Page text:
The EGF receptor(EGFR) [117] has a key role in normal embryonic development, adult tissue hemeostasis and many pathological processes, particular tumor formation. Aberrant EGFR activation becomes oncogenic due to overexpression and/or amplification of the EGFR gene or by autocrine/paracrine growth factor loops, whereas activating dimerized mutations promote EGFR signaling, which lead to ligand-independent [118,119]. Phosphorylation of this oncogenic receptor at residues Tyr845, Tyr1045 and Tyr1173 leads to receptor activation and downstream signaling [120,121]. Oncogenic receptor EGFR [2,5,7,119,122-124] was found to involved in A431 human carcinoma cells [125-128], squamous cell carcinoma (SSC) [129], epithelial cell lines from mammary carcinoma [130], glioblastoma stem cells [5,131,132,EGFR+++ positive in one glioma, George Zhu], and colorectal carcinoma tissue[133]. Oncogenic EGFR mutations are found in 10% to 35% of lung adenocarcinomas, with predominant in a subset of patients with non-small cell lung cancer (NSCLC) [134-136]. These mutations, which commonly occur as either small in-frame deletions in exon19 or point mutations T790M and L858R in exon21 within the EGFR tyrosine kinase domain, confer constitutive activity and sensitivity to EGFR tyrosine kinase inhibitors(TKI) [137,138]. Recent, Gallant [137] identified a novel EGFR alteration in lung cancer: EGFR exon18-25 kinase domain duplication(EGFR-KDD). EGFR-KDD is oncogenic and oncogenic EGFR-KDD-transformed cells are sensitive to the EGFR TKI afatinib. Konduri and colleagues [138] reported five patients with metastatic lung cancer whose tumors harbored EGFR fusion, most commonly RAD51, are recurrent in lung cancer. Four of whom were treated with EGFR TKI erlotinib with documented antitumor response for 5,6,8, and 20 months respectively. These patients whose tumors harbored EGFR fusions are oncogenic in preclinal studies. In mouse model, transgenic mice expressing EGFR L858R in type II pneumocytes developed atypical adenomatous hyperplasia and multifocal adenocarcinoma, and gefitinib inhibited tumorigenesis completely [139]. Blesa [140] present a durable complete remission of a relapsed glioblastoma with a complete radiologic response and the combination of cetuximab and bevacizumab in a third-line setting, that has offered a progression-free survival of 20 months. In Cuba, CimaVax-EGF, promising, an active vaccine targeting EGF as the major ligand of EGFR, it is in use as a cancer therapy against non-small-cell lung cancer (NSCLC) [141,142].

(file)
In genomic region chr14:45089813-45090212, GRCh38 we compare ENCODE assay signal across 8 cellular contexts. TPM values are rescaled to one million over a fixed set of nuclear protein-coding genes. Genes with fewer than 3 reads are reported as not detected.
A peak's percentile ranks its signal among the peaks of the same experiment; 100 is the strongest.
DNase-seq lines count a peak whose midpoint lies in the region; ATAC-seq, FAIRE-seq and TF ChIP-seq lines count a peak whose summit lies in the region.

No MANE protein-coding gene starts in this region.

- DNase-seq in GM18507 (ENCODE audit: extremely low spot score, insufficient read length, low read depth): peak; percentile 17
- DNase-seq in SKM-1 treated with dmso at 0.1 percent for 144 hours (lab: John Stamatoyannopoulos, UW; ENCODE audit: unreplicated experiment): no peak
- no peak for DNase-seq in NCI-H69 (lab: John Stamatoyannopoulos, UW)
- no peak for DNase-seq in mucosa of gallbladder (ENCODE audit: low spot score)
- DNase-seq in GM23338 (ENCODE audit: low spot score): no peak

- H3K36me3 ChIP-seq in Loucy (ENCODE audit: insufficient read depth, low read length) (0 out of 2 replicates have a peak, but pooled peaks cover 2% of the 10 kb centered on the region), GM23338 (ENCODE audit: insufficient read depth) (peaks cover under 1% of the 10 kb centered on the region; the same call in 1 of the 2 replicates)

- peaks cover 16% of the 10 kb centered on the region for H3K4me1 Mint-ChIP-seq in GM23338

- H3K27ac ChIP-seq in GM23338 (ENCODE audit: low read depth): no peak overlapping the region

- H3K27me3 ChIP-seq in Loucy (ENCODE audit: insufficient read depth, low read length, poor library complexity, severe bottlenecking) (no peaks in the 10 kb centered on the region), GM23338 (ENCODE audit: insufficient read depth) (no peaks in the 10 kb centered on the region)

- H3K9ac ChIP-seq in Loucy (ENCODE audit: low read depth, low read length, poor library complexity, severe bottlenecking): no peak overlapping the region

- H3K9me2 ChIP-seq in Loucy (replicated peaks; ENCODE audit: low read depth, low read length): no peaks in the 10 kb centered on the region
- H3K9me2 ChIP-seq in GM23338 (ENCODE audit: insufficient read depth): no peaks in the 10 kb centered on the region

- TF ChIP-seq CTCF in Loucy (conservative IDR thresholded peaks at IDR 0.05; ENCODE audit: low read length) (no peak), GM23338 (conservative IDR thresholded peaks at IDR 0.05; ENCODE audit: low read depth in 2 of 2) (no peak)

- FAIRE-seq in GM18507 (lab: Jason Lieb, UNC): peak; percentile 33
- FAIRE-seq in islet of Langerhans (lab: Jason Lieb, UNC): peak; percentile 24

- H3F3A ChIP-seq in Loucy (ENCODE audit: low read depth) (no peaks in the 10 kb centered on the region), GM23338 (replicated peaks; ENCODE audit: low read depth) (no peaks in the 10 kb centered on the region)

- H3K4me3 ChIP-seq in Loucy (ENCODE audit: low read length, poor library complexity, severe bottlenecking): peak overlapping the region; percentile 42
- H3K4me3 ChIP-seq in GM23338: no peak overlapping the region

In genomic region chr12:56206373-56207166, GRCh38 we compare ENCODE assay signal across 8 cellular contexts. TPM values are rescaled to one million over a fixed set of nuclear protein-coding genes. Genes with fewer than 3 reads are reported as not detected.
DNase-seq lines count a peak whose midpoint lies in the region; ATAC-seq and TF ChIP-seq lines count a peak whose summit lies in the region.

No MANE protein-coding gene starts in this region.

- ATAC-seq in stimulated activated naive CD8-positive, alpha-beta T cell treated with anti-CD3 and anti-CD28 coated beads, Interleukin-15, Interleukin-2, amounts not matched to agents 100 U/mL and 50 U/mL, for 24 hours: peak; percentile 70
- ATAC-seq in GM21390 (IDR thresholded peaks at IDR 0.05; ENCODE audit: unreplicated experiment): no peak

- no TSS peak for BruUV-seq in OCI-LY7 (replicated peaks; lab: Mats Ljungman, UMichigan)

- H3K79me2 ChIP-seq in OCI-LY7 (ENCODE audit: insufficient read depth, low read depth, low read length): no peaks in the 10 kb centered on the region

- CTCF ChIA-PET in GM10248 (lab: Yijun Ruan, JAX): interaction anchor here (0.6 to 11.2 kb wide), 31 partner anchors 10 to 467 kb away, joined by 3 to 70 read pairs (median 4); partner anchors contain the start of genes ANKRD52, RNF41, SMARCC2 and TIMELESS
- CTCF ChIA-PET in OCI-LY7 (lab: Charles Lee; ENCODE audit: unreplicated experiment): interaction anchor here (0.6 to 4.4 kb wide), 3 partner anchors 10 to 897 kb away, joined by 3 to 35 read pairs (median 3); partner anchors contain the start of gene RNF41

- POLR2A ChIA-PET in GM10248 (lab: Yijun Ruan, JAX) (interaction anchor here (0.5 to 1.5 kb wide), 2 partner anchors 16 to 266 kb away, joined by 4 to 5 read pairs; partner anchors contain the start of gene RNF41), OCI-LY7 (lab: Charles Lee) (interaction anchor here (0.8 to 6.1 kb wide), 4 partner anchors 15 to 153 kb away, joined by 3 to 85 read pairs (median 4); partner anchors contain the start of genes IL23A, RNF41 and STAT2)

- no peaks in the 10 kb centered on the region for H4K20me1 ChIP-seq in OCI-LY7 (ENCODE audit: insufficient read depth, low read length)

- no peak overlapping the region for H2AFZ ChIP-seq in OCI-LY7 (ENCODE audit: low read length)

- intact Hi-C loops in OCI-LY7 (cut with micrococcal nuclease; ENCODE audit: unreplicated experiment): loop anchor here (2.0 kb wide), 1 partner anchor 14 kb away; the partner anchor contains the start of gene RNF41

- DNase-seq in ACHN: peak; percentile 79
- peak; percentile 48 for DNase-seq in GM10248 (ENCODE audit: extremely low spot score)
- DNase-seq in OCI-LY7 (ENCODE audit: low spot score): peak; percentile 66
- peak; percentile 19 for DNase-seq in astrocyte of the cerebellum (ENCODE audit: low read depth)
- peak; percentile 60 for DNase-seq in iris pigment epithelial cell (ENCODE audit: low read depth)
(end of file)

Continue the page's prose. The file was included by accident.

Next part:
PDGFRa mutations are oncogenic(tumorigenic) and developed 100% of mice with brain tumors whereas only one of 19 mice implanted with cells overexpressing wild-type PDGFRa developed into brain tumor in vivo [143]. This D842V mutant was effectively inhibited by crenolanib, a specific inhibitor of PDGFRa and PDGFRβ. Golub [144] identified that PDGF receptor β is oncogenic in pathogenesis of chronic myelomonocytic leukemia with t(5;12) chromosomal translocation, targetable oncogenic receptor tyrosine kinases PDGFRa/PDGFRβ, and FGFR fusions [145-147] in diverse cancers have made some major progress. For example, these hypereosinophilia (HES) patients with FIP1L1/PDGFRA have excellent responses to imatinib treatment [148-153]. At present, Imatinib, a selective inhibitor of ABL, KIT, and PDGFRA/B, is the first line target therapy for gastrointestinal stromal tumor (GIST) [154].